SILVER SPRINGS - Ten years from its conception, the bidding process for construction of a sewer system in Silver Springs has now been started.
Project coordinator Ray Johnson said, "We'll be seeing dirt fly in the coming winter months."
When completed, the much debated project will replace nearly 1,000 septic tanks in use and will cover more than 2-1/2 miles of the most populated area of the valley. It is estimated a total of 1,500 units will eventually be served, with all sharing in the construction costs.
The Silver Springs project has been separated into four bid schedules, including the treatment plant, with a completion time of 360 days from start of construction. The Sanitary Sewer Collection System is separated into three bid areas with varying schedules to be completed in 180-240 calendar days from the start of construction.
According to the consulting engineers, the estimated cost of construction for the plant and lines will be $9.7 million. Funding will be through a U.S. Department of Agriculture Rural Development Grant, an Economic Development Administration Grant and a Rural Development Loan.
Property owners within the district were assessed for the rural development loan in July's tax bill.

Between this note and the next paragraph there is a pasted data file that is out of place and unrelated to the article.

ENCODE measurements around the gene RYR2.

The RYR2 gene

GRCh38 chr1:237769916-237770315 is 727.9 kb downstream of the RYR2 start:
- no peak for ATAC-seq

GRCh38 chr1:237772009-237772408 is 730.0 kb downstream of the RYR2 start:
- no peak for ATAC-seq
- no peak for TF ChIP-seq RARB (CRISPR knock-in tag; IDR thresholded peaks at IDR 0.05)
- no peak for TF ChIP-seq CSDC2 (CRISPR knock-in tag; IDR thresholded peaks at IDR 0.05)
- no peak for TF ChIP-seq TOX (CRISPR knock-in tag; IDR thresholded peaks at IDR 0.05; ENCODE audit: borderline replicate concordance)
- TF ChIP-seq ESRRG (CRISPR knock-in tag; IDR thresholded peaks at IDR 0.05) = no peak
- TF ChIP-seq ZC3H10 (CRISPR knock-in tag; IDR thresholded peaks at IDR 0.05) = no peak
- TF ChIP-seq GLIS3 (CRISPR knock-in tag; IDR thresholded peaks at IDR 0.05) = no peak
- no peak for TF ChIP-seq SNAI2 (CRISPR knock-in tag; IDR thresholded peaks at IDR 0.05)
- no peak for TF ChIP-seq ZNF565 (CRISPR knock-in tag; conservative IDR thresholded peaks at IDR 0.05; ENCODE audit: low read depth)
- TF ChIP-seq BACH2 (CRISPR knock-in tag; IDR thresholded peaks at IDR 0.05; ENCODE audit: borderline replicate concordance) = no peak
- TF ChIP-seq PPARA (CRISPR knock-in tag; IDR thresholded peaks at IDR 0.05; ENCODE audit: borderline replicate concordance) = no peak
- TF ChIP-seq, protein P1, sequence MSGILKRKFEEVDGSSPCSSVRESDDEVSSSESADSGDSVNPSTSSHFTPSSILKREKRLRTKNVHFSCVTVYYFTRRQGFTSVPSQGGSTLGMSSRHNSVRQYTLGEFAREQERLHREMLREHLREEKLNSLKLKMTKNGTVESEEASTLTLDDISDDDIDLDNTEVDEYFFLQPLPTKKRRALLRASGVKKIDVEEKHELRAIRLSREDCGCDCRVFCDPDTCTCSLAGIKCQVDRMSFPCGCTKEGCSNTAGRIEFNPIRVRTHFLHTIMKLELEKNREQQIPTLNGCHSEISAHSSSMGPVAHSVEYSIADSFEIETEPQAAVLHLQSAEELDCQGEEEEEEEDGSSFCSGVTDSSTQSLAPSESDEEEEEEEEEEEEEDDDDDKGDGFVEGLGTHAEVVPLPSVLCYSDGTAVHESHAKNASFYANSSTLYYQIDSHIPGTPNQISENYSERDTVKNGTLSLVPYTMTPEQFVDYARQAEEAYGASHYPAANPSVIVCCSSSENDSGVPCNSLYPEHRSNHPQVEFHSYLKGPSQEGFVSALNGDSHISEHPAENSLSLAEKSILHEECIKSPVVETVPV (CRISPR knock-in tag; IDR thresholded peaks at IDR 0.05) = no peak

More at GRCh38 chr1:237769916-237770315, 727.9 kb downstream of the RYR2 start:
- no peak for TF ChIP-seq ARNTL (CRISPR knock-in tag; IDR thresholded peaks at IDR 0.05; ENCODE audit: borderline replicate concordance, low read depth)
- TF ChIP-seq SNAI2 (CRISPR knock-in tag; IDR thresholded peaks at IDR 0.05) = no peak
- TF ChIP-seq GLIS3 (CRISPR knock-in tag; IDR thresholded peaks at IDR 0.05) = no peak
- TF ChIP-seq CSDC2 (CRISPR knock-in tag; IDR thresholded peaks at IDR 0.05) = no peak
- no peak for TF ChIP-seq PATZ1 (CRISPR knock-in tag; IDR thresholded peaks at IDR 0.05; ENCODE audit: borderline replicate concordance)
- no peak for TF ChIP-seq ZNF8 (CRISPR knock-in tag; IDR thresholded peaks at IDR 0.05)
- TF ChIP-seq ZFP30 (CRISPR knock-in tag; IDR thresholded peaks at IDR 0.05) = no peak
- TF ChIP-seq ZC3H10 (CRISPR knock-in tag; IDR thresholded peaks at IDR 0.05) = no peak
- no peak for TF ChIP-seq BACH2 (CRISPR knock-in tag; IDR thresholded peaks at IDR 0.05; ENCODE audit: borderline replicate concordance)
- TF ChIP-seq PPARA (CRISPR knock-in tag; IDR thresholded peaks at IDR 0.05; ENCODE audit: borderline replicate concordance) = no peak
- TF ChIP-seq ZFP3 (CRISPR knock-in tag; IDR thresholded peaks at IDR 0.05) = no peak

First conceived in 1989 and following attempts by other agencies, the Lyon County Commissioners were requested to take the lead in April 1998. The commissioners became the first board of trustees for the special general improvement district under state law and will remain in that position until the system is completed and local elections are held.
The Nevada Department of Environmental Protection guidelines call for a maximum density of 80-85 septic tanks per square mile for the Silver Springs basin. There are currently about 500 septic tanks in use in a square mile area. The community water system has had problems in the past with nitrate contamination and state officials have encouraged the building of the treatment facility to prevent further problems.